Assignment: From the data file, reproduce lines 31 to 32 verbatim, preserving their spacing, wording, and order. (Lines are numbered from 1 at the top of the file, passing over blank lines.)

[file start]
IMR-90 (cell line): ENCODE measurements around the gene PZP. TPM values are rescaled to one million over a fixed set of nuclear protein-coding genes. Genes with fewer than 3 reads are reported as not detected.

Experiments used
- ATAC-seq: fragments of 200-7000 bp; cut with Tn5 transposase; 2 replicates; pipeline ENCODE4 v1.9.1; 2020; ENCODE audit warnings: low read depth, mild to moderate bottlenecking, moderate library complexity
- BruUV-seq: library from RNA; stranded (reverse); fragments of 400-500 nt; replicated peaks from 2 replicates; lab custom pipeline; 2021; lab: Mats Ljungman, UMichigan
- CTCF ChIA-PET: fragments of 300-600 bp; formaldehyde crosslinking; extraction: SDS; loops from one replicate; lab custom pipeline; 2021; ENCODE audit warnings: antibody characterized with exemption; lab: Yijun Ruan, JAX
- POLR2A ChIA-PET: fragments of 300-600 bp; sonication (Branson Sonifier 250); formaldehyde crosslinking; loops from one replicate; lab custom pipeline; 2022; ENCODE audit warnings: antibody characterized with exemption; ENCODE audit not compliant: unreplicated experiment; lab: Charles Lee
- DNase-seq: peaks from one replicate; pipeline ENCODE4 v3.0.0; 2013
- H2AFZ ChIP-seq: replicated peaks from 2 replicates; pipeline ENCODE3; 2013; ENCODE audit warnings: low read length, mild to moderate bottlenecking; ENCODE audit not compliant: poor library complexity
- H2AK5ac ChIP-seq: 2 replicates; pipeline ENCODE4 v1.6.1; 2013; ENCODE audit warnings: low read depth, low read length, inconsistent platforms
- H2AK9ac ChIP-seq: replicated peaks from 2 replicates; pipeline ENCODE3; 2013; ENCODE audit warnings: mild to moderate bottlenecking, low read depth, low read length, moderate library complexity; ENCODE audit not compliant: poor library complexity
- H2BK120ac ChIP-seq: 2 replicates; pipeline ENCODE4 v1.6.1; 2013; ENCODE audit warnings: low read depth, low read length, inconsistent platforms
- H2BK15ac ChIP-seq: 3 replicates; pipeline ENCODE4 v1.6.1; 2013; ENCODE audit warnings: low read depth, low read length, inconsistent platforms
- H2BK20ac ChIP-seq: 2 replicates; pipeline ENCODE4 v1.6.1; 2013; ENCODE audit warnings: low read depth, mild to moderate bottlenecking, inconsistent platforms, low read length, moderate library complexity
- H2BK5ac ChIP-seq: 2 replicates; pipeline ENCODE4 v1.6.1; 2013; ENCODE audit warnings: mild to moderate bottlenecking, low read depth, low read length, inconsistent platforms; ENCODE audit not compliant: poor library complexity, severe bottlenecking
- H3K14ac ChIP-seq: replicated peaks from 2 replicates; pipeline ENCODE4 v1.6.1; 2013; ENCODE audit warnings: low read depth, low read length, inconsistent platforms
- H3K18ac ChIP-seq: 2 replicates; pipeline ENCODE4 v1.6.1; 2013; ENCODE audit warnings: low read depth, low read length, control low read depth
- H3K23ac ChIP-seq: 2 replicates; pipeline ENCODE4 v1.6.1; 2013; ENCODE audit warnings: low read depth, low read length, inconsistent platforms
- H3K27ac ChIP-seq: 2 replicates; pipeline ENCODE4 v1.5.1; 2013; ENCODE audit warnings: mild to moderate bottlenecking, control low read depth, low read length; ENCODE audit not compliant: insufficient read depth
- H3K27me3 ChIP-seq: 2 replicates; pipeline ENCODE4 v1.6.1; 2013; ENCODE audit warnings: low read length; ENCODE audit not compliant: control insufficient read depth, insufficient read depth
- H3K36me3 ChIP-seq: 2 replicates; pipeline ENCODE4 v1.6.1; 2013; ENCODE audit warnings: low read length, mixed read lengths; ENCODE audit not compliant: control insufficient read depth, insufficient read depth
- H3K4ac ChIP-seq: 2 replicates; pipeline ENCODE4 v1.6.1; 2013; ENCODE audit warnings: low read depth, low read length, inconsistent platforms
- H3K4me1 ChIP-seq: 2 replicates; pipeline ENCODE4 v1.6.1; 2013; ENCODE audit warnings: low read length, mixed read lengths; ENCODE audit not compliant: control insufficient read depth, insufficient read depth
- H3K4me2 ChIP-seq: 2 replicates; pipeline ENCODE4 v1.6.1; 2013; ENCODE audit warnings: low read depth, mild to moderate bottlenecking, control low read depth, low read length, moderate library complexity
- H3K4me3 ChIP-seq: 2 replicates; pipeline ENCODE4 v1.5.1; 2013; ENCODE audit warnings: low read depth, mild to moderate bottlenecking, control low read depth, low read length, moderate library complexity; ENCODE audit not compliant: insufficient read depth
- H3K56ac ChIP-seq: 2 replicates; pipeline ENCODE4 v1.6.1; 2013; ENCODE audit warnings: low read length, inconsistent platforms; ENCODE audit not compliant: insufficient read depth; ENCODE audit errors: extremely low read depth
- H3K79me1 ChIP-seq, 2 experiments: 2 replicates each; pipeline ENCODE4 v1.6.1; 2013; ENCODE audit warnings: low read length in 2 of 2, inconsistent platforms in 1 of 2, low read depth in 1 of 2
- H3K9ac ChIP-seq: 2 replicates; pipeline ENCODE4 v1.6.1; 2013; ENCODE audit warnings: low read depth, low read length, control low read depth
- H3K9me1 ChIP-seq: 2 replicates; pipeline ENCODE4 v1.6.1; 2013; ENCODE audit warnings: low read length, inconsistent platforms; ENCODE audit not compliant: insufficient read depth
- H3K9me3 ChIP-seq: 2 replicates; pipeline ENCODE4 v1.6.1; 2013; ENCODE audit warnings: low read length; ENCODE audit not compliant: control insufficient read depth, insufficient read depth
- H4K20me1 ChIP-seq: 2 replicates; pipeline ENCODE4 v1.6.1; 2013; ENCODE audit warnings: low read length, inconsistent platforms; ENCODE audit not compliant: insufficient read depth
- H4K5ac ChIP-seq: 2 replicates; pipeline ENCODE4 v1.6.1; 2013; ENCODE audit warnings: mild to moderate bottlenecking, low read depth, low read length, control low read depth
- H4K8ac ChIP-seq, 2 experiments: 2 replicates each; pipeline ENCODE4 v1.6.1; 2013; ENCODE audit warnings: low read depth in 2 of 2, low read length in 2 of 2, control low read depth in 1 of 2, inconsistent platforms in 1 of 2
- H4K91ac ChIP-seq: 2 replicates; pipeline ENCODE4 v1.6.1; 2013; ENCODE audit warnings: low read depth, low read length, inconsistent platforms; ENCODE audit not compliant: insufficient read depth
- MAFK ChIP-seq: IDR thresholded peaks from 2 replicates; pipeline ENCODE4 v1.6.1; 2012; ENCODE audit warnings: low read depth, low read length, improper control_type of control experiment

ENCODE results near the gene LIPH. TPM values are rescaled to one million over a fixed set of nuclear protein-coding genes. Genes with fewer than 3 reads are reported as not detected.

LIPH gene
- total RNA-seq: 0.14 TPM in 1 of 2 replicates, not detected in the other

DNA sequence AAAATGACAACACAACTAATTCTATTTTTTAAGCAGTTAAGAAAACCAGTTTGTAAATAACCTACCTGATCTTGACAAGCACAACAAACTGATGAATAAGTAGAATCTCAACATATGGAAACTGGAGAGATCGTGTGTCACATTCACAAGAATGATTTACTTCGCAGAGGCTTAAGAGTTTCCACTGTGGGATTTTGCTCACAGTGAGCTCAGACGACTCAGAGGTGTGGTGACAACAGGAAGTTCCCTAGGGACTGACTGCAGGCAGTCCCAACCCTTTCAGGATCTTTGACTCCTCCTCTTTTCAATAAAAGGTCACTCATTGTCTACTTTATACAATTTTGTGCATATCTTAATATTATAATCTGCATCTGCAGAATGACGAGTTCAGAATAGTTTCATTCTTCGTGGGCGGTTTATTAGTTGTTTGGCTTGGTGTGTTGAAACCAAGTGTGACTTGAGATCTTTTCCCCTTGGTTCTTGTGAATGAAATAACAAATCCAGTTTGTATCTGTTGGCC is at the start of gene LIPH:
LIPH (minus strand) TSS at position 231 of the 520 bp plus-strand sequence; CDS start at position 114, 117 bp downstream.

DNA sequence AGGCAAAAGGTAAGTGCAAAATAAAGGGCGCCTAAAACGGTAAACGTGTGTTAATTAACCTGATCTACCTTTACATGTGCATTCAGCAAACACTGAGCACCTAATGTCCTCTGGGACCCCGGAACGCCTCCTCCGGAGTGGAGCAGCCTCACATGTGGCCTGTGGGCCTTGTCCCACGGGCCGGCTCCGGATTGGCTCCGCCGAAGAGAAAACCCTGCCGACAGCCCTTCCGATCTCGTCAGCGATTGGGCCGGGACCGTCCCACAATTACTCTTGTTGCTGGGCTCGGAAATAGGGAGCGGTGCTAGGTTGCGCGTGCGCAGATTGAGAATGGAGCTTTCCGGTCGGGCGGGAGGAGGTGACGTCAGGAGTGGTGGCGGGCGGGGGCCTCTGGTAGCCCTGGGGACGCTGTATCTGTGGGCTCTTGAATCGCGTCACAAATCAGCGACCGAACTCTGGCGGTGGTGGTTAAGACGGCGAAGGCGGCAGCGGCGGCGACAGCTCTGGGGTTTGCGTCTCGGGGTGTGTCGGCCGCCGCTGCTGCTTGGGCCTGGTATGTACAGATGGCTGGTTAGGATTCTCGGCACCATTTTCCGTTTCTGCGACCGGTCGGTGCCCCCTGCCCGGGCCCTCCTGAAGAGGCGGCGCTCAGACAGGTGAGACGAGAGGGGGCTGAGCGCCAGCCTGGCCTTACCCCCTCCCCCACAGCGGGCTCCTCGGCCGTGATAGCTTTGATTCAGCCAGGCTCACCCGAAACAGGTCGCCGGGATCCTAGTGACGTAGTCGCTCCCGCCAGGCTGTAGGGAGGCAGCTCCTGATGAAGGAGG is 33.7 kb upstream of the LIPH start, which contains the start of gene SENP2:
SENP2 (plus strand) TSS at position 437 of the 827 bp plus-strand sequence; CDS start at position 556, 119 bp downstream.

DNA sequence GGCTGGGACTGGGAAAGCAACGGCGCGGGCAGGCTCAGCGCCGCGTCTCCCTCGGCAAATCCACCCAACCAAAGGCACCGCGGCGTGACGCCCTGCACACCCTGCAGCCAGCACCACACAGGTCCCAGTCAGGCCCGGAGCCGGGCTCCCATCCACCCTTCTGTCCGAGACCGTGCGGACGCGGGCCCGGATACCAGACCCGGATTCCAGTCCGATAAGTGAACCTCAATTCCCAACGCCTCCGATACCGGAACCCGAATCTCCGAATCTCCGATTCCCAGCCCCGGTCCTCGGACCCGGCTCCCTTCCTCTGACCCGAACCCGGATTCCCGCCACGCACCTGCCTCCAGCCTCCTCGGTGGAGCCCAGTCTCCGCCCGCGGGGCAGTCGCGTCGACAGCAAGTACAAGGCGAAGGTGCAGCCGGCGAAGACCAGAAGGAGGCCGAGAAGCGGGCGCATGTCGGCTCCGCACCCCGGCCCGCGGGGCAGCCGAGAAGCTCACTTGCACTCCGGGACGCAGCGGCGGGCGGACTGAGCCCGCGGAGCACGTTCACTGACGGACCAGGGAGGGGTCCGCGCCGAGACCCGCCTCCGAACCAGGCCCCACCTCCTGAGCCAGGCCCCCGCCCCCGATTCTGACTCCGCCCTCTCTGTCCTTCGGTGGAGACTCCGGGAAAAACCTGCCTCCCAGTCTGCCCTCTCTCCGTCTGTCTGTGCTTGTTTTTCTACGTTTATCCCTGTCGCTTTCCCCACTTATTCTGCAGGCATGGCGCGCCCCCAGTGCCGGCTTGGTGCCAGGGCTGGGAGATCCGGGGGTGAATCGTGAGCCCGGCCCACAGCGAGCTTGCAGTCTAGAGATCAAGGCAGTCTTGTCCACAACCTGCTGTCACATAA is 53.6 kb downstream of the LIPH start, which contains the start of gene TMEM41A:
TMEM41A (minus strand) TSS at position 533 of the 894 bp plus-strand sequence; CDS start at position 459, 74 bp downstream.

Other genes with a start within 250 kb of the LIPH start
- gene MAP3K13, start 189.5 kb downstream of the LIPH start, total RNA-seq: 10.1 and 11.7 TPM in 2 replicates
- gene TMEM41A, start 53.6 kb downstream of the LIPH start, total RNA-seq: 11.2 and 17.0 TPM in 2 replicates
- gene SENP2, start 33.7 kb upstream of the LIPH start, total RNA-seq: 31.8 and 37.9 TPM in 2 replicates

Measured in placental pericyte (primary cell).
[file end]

- H4K5ac ChIP-seq: 2 replicates; pipeline ENCODE4 v1.6.1; 2013; ENCODE audit warnings: mild to moderate bottlenecking, low read depth, low read length, control low read depth
- H4K8ac ChIP-seq, 2 experiments: 2 replicates each; pipeline ENCODE4 v1.6.1; 2013; ENCODE audit warnings: low read depth in 2 of 2, low read length in 2 of 2, control low read depth in 1 of 2, inconsistent platforms in 1 of 2